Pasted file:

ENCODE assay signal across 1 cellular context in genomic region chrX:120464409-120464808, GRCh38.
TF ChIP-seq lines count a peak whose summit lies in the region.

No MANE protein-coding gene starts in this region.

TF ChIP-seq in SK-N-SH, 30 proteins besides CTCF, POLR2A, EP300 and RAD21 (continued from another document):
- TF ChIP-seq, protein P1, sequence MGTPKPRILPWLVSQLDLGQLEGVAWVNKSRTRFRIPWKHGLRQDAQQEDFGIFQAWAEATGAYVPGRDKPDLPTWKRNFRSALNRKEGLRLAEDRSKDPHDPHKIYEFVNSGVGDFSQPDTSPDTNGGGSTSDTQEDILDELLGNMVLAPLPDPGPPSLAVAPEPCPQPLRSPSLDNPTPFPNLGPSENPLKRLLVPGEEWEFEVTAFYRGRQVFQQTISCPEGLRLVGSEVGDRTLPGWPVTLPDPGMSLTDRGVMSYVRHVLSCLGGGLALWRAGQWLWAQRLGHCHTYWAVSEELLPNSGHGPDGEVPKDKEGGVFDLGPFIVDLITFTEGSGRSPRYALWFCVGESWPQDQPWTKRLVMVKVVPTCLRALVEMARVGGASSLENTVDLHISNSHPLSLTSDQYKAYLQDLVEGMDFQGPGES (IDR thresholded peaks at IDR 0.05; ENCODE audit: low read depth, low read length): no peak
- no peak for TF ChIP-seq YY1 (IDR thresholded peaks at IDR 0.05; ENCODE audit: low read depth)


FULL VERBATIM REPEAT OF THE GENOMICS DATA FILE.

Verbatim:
ENCODE assay signal across 1 cellular context in genomic region chrX:120464409-120464808, GRCh38.
TF ChIP-seq lines count a peak whose summit lies in the region.

No MANE protein-coding gene starts in this region.

TF ChIP-seq in SK-N-SH, 30 proteins besides CTCF, POLR2A, EP300 and RAD21 (continued from another document):
- TF ChIP-seq, protein P1, sequence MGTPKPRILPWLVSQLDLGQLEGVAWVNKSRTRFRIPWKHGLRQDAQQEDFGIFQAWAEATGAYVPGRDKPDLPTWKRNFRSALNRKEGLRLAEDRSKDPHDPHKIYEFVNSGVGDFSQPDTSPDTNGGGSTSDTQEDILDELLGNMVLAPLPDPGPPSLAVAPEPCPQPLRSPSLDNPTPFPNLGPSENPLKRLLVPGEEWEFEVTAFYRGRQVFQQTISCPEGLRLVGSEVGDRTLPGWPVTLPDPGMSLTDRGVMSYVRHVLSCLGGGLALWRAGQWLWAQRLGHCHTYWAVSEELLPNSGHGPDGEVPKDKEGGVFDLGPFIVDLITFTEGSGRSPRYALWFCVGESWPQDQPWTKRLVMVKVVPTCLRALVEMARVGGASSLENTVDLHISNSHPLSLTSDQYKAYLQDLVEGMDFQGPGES (IDR thresholded peaks at IDR 0.05; ENCODE audit: low read depth, low read length): no peak
- no peak for TF ChIP-seq YY1 (IDR thresholded peaks at IDR 0.05; ENCODE audit: low read depth)